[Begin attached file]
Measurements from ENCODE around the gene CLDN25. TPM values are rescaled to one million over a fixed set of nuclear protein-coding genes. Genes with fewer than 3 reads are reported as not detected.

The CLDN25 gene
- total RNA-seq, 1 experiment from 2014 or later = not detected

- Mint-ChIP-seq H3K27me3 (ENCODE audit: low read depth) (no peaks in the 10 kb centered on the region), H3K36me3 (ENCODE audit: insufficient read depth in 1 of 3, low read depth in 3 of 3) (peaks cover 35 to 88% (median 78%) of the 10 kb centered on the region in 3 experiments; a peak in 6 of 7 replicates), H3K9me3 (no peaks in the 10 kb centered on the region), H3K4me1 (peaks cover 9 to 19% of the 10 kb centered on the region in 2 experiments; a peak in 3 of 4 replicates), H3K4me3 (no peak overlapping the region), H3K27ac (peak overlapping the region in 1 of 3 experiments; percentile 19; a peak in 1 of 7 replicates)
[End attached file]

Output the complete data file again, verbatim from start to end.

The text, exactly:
Measurements from ENCODE around the gene CLDN25. TPM values are rescaled to one million over a fixed set of nuclear protein-coding genes. Genes with fewer than 3 reads are reported as not detected.

The CLDN25 gene
- total RNA-seq, 1 experiment from 2014 or later = not detected

- Mint-ChIP-seq H3K27me3 (ENCODE audit: low read depth) (no peaks in the 10 kb centered on the region), H3K36me3 (ENCODE audit: insufficient read depth in 1 of 3, low read depth in 3 of 3) (peaks cover 35 to 88% (median 78%) of the 10 kb centered on the region in 3 experiments; a peak in 6 of 7 replicates), H3K9me3 (no peaks in the 10 kb centered on the region), H3K4me1 (peaks cover 9 to 19% of the 10 kb centered on the region in 2 experiments; a peak in 3 of 4 replicates), H3K4me3 (no peak overlapping the region), H3K27ac (peak overlapping the region in 1 of 3 experiments; percentile 19; a peak in 1 of 7 replicates)